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Three young Jewish boys pose in front of a brick wall.

Photograph | Digitized | Photograph Number: 99742

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    Three young Jewish boys pose in front of a brick wall.
    Three young Jewish boys pose in front of a brick wall.  

Pictured from left to right are Fritz Neuberger, Werner Neuberger and their cousin, Max Mayer.


    Three young Jewish boys pose in front of a brick wall.

    Pictured from left to right are Fritz Neuberger, Werner Neuberger and their cousin, Max Mayer.
    1936 - 1939
    Rodalben, [Rhineland-Palatinate] Germany
    Photo Credit
    United States Holocaust Memorial Museum, courtesy of Werner Neuberger

    Rights & Restrictions

    Photo Source
    United States Holocaust Memorial Museum
    Copyright: United States Holocaust Memorial Museum
    Provenance: Werner Neuberger

    Keywords & Subjects

    Administrative Notes

    Werner Neuberger is the son of Moritz and Tony (Mayer) Neuberger. He was born on June 3, 1926 in Rodalben, Germany where his father was a salesman. Werner had two older siblings, Annelise and Fritz. In March 1939 Werner left Rodalben in a Kindertransport to France from Mannheim. He was taken to the La Guette children's home, where he was one of 130 German Jewish refugee children who were given shelter in a château owned by the Baron Edouard de Rothschild. Werner remained there until May 1940. After the German occupation the children were transferred to the Hotel des Anglais in the village of La Bourboule (Massif Central). From 1942 to 1944 Werner lived and worked on a farm owned by Baron Guy de Rothschild in Perigueux. On March 28, 1944 French police arrested Werner at the farm and turned him over to the Germans. He was sent to a labor camp on the Ille Anglo-Normand d'Aurigny, an island in the English Channel, where he was interned with Russian, French and Jewish prisoners. They were put to work making fortifications along the beaches, including constructing bunkers and installing anti-aircraft guns. A few months after his arrival the camp was evacuated and the prisoners moved to Boulogne in northern France, where they worked repairing bridges and railroad tracks. As the Americans approached, the Jewish prisoners were evacuated. They were loaded into sealed boxcars and sent east towards Germany. Werner was on the train for a week. Most of the tracks were damaged, and the train had to stop several times, but the prisoners were kept locked inside. Finally the train stopped in Diksmuide, Belgium, where the resistance had destroyed a bridge. The prisoners were afraid to get out at first, but then spotted Red Cross workers who assured them that they were safe. Members of the Belgian resistance hid the prisoners for four days until the British arrived. Since Werner had no papers, the mayor of Diksmuide provided a document allowing him to return to France. When Werner reached Paris, he made his way to the Rothschild bank. There he found Baron Guy de Rothschild in the uniform of a French army captain. When Werner told the baron of his desire to return to work on his farm, Rothschild invited him to stay in his home in Paris until he could give him a lift to Perigueux. While on the farm, Werner received a letter from a cousin serving in the American army in Europe. Once he discovered Werner's whereabouts, the cousin contacted Werner's sister, who had immigrated to the United States. While Annelise was making arrangements for Werner's immigration, Baron de Rothschild invited Werner to return to his home in Paris. Werner stayed with the baron for one year before joining his sister in the U.S. in December 1946. Werner's brother Fritz was killed during the war in Majdanek.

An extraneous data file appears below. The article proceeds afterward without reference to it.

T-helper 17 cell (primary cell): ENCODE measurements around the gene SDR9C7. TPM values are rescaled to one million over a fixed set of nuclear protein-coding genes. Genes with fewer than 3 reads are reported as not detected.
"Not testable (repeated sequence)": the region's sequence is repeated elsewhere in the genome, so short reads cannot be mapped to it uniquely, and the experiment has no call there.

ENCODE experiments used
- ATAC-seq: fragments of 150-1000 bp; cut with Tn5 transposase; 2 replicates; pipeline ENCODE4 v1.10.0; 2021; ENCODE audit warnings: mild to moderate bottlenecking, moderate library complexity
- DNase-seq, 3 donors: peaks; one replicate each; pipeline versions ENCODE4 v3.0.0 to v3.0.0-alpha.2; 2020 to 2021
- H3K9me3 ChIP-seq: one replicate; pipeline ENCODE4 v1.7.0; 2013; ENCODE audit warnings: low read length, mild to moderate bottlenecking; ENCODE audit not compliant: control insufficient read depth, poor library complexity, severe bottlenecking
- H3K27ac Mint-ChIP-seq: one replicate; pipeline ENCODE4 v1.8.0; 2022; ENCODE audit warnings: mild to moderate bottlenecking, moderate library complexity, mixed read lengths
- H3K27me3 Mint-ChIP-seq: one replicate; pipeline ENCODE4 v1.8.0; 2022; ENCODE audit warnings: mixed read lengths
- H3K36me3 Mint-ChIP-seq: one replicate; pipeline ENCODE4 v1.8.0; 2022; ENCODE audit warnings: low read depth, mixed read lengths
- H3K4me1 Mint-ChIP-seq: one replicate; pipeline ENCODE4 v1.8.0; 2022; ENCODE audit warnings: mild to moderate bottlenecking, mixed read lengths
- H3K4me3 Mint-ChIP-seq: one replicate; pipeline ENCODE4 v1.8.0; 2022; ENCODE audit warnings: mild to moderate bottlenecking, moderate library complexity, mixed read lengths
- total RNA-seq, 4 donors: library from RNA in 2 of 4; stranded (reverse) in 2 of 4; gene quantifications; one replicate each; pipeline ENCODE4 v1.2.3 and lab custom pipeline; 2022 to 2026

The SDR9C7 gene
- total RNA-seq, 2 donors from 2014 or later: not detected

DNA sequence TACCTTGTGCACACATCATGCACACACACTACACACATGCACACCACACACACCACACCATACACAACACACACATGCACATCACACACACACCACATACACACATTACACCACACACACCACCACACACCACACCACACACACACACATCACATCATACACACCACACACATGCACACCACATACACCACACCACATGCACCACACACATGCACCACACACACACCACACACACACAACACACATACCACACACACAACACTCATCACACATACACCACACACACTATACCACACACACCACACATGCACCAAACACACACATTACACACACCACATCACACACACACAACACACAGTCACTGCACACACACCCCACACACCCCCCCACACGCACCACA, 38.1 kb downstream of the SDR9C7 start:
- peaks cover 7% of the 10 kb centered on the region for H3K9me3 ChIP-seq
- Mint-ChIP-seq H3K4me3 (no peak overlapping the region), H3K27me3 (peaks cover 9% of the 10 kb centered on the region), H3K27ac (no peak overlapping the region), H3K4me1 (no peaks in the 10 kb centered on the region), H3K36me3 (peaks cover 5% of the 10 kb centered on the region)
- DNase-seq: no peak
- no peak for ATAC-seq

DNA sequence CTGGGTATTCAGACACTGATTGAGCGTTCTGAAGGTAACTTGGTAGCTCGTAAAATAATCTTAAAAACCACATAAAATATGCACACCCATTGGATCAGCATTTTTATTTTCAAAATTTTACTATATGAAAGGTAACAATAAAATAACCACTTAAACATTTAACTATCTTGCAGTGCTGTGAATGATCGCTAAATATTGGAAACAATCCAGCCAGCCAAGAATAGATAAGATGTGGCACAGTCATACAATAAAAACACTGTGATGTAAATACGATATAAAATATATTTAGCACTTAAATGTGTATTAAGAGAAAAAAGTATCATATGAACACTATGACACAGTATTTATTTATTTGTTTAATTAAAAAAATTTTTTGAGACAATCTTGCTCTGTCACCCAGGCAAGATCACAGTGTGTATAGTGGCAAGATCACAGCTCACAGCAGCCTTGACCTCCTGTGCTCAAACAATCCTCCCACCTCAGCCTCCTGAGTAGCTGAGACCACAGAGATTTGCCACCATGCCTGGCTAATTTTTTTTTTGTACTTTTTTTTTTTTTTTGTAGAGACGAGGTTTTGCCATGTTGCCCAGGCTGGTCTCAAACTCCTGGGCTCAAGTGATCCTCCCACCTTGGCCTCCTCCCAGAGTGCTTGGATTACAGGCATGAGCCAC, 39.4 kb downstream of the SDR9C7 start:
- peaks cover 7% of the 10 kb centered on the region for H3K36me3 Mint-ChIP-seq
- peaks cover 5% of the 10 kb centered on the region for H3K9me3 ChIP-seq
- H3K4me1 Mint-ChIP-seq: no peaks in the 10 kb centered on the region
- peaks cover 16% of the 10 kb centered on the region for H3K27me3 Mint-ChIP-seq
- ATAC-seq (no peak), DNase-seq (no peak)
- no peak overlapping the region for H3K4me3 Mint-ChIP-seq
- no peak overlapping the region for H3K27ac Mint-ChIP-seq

Record last modified:
    2005-05-11 00:00:00
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